Arsetes to Arthgallo

Arsetes, the aged eunuch who brought up Clorinda, and attended on her.—Tasso: Jerusalem Delivered (1575).

Artaban, the French type of nobiliary pride.

Artamenes or Le Grand Cyrus, “a long-winded romance,” by Mdlle. Scudéri (1607–1701).

Artaxaminous , king of Utopia, married to Griskinissa, whom he wishes to divorce for Distaffina. But Distaffina is betrothed to general Bombastês, and when the general finds that his “fond one” prefers “half a crown” to himself, he hates all the world, and challenges the whole race of man by hanging his boots on a tree, and daring any one to displace them. The king, coming to the spot, reads the challenge, and cuts the boots down, whereupon Bombastês falls on his majesty, and “kills him,” in a theatrical sense, for the dead monarch, at the close of the burletta, joins in the dance, and promises, if the audience likes, “to die again to-morrow.”—Rhodes: Bombastes Furioso.

Artchila Murtchila, the magic words which “Fourteen” was required to pronounce when he wished to get any specific object “into his sack.”—A Basque Legend. (See Fourteen.)

Artegal, a mythic king of Britain in the Chronicle of Geoffrey of Monmouth. Milton introduces him in his mythical History of Britain in six books (1670).

Artegal or Arthegal (Sir), son of Gorloïs prince of Cornwall, stolen in infancy by the fairies, and brought up in Fairyland. Britomart saw him in Venus’s looking-glass, and fell in love with him. She married him, and became the mother of Aurelius Conan, from whom (through Cadwallader) the Tudor dynasty derives descent. The wanderings of Britomart, as a lady knight-errant and the impersonation of chastity, is the subject of book iii. of the Faërie Queene; and the achievements of sir Artegal, as the impersonation of justice, is the subject of bk. v.

Sir Artegal’s first exploit was to decide to which claimant a living woman belonged. This he decided according to Solomon’s famous judgment respecting “the living and dead child” (canto 1). His next was to destroy the corrupt practice of bribery and toll (canto 2). His third was the exposing of Braggadoccio and his follower Trompart (canto 3). He had then to decide to which brother a chest of money found at sea belonged—whether to Bracidas or Amidas; he gave judgment in favour of the former (canto 4). He then fell into the hands of Radigund queen of the Amazons, and was released by Britomart (cantos 5 and 6), who killed Radigund (canto 7). His last and greatest achievement was the deliverance of Irena (Ireland) from Grantorto (rebellion), whom he slew (canto 12).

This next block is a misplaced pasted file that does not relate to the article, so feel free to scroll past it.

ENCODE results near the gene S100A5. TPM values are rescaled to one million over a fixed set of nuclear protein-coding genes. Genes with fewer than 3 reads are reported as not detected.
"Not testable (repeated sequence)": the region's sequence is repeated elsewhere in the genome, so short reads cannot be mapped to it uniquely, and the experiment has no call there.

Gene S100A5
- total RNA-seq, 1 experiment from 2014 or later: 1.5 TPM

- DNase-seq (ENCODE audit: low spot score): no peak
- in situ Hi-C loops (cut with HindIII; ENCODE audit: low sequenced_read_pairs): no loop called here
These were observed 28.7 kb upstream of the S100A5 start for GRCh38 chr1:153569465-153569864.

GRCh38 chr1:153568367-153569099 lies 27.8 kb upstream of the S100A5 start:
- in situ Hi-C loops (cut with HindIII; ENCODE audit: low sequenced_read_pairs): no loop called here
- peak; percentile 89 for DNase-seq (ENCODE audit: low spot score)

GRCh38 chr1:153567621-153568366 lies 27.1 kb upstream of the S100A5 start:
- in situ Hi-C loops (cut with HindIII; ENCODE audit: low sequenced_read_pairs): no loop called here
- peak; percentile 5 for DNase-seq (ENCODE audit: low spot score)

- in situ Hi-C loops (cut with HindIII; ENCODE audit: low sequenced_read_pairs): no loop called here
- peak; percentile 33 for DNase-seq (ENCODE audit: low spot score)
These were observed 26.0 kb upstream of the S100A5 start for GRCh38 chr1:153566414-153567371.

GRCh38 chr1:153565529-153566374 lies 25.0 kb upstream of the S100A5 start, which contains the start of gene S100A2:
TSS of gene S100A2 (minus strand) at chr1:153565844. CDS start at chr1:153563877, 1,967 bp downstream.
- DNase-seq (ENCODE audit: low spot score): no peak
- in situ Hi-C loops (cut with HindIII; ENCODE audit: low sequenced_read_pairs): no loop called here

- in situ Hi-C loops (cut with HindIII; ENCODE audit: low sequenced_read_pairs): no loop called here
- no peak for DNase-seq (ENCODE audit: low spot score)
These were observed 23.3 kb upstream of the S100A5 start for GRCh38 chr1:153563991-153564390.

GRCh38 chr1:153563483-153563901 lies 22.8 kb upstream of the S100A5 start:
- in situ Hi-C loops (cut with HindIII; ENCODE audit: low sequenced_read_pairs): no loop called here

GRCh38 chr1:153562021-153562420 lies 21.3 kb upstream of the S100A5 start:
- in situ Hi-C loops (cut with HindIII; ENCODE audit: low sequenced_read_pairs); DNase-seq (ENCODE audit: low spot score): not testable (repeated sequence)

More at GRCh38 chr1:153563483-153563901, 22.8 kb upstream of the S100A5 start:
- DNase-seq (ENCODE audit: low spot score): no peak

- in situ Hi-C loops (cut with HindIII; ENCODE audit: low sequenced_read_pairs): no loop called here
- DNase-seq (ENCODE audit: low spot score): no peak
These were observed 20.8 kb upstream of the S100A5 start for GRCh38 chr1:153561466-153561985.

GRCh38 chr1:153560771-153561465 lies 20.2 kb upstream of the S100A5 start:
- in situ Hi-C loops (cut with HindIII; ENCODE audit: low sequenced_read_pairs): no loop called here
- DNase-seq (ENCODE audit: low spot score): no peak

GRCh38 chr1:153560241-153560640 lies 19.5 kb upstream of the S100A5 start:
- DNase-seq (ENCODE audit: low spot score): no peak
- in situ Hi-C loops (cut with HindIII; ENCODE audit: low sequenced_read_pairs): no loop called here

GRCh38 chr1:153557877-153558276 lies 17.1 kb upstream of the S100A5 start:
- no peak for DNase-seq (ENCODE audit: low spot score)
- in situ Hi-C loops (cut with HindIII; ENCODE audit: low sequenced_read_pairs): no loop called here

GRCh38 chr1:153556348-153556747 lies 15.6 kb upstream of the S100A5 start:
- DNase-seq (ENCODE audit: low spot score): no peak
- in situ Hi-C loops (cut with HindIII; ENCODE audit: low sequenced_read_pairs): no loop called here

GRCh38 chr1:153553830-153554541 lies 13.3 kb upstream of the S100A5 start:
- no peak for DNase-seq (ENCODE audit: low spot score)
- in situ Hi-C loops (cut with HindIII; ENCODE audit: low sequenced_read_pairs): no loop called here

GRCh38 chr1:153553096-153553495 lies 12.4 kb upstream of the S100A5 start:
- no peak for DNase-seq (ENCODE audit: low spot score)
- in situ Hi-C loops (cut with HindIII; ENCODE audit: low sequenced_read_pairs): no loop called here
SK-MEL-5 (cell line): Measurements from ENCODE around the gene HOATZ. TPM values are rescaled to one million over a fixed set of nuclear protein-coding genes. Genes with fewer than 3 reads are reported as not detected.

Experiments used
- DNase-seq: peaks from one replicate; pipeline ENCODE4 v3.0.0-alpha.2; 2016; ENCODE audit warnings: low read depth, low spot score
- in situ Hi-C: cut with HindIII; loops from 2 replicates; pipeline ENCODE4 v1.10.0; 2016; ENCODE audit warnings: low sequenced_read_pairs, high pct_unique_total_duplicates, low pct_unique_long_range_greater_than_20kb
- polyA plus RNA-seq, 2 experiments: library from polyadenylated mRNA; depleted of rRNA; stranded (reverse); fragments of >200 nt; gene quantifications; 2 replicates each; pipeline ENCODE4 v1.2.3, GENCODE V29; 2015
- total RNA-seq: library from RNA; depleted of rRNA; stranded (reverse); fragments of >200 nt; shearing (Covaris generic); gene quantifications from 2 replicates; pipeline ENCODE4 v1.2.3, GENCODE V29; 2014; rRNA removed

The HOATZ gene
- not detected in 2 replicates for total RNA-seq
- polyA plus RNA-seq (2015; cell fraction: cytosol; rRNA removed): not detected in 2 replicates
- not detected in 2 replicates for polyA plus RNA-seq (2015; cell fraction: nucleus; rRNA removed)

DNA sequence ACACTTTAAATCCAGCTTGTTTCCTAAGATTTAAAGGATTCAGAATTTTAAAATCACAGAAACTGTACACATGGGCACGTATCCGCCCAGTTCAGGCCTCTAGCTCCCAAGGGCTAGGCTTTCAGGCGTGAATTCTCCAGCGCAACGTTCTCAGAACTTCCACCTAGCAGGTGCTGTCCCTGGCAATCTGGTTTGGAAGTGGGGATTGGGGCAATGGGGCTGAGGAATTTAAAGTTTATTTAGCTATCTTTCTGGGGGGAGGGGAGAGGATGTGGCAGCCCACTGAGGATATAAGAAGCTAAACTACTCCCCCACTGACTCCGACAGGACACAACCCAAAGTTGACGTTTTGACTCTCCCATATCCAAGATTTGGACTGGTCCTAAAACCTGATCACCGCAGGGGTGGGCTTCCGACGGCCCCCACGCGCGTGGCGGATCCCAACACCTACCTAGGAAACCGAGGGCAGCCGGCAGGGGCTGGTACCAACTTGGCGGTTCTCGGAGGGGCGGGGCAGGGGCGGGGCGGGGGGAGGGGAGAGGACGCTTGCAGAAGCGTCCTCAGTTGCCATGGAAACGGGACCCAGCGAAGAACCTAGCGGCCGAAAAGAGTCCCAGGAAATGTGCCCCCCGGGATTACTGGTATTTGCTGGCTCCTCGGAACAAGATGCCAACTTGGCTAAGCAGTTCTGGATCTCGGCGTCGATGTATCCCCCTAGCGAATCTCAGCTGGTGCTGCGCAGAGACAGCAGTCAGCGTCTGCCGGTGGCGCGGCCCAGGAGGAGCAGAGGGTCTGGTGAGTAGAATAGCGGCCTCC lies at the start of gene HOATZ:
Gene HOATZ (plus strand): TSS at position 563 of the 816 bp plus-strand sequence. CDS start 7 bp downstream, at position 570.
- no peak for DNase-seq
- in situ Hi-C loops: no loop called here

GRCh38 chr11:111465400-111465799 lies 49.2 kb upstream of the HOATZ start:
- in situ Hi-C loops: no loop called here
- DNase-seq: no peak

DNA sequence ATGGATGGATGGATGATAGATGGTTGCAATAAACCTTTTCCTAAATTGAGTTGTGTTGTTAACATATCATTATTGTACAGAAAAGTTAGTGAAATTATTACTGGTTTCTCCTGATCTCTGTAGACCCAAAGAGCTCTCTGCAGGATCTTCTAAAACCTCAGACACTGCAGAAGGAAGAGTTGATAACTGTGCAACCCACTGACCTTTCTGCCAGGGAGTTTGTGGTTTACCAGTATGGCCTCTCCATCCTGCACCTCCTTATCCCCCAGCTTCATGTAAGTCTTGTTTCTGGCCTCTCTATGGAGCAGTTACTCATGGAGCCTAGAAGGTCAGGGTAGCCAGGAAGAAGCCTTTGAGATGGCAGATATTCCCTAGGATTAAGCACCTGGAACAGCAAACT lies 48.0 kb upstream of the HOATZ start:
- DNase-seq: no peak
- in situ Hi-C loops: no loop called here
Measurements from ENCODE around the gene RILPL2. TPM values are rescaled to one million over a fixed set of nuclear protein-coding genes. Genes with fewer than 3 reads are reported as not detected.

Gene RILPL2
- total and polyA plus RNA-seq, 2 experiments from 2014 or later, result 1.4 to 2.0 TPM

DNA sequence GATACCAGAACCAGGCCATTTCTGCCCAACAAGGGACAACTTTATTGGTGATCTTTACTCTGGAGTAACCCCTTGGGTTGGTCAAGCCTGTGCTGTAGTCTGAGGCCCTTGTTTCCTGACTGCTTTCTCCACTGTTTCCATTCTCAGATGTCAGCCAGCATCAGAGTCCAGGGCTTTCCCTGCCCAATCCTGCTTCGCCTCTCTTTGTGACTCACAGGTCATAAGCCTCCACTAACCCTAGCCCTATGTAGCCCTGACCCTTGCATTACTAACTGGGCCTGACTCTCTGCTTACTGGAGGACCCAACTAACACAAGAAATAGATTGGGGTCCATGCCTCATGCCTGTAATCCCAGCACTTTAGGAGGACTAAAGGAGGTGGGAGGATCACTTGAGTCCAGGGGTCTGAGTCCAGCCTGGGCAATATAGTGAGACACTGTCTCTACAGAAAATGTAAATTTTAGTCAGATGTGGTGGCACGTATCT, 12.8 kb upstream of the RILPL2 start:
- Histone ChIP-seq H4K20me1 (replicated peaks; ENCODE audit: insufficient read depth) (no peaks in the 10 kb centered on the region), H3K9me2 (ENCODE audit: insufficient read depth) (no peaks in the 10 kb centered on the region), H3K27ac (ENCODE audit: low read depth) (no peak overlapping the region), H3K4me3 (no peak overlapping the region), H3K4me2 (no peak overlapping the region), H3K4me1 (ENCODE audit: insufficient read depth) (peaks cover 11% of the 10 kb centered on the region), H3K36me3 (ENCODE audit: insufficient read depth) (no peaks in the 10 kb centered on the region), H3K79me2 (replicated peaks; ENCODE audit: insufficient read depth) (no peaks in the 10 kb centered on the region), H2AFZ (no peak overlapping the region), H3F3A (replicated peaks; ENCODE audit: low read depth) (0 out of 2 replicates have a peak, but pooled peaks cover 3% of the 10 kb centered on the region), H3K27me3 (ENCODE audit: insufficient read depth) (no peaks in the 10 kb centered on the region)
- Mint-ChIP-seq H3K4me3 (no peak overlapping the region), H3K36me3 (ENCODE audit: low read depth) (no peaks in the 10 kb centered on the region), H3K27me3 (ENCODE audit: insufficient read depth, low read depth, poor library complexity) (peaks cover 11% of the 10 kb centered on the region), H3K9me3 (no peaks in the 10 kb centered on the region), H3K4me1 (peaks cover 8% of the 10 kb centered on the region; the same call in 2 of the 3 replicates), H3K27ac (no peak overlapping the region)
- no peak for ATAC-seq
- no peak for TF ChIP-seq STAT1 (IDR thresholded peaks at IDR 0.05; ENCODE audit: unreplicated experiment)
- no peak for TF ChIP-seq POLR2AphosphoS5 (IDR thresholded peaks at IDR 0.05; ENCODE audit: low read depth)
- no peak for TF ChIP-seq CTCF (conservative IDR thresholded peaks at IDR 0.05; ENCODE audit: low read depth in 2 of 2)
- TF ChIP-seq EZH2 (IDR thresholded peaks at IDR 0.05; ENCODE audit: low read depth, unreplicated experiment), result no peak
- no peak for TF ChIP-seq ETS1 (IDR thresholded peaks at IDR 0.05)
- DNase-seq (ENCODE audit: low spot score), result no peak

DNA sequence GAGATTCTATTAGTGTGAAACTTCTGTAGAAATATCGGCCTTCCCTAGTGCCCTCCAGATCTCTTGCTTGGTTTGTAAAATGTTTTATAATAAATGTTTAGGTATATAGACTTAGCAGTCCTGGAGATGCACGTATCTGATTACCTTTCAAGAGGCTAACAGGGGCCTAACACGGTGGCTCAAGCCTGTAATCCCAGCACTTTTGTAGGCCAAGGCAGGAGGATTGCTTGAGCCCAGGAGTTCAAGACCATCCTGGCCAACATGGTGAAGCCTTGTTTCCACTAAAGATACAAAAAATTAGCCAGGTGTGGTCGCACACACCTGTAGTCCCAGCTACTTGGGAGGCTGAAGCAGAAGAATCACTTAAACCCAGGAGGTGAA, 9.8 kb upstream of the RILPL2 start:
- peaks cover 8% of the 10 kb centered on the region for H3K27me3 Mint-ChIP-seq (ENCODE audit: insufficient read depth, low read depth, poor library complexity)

(This rebellion was that called the earl of Desmond’s, in 1580. Before bk. iv. 6, Artegal is spelt Arthegal, but never afterwards.)

N.B.—“Sir Artegal” is meant for lord Gray of Wilton, Spenser’s friend. He was sent in 1580 into Ireland as lord-lieutenant, and the poet was his secretary. The marriage of Artegal with Britomart means that the justice of lord Gray was united to purity of mind or perfect integrity of conduct.—Spenser: Faërie Queene, v. (1596).

Artemisia, daughter of Lygdamis and queen of Caria. With five ships she accompanie d Xerxes in his invasion of Greece, and greatly distinguished herself in the battle of Salamis by her prudence and courage. (This is not the Artemisia who built the Mausoleum.)

Our statues…she
The foundress of the Babylonian wall [semiramis],
The Carian Artemisia, strong in war.
   —Tennyson: The Princess, ii.

Artemisia, daughter of He

  By PanEris using Melati.

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